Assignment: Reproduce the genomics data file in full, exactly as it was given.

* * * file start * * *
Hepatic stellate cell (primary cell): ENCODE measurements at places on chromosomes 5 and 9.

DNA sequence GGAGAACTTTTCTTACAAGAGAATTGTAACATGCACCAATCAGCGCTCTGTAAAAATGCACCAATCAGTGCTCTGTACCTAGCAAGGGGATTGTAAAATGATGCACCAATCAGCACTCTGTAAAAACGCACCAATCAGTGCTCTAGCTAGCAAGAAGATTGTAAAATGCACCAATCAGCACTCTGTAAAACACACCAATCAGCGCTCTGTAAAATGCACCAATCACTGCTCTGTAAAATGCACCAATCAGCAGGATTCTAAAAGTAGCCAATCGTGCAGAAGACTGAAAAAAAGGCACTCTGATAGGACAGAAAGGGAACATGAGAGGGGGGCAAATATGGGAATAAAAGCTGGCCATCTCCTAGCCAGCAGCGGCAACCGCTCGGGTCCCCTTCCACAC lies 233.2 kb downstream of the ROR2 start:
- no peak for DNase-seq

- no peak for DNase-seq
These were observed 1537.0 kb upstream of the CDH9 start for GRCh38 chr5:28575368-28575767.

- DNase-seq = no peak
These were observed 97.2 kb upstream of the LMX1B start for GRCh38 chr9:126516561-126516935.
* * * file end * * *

Hepatic stellate cell (primary cell): ENCODE measurements at places on chromosomes 5 and 9.

DNA sequence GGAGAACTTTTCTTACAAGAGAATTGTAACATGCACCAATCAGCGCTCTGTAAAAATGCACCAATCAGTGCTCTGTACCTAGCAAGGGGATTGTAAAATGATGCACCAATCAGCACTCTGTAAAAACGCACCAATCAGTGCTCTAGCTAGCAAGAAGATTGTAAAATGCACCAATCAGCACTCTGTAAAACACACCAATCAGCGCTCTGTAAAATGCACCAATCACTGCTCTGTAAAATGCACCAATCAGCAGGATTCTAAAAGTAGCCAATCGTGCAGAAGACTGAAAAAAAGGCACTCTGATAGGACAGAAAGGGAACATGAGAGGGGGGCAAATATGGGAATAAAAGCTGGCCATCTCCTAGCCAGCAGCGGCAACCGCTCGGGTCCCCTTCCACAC lies 233.2 kb downstream of the ROR2 start:
- no peak for DNase-seq

- no peak for DNase-seq
These were observed 1537.0 kb upstream of the CDH9 start for GRCh38 chr5:28575368-28575767.

- DNase-seq = no peak
These were observed 97.2 kb upstream of the LMX1B start for GRCh38 chr9:126516561-126516935.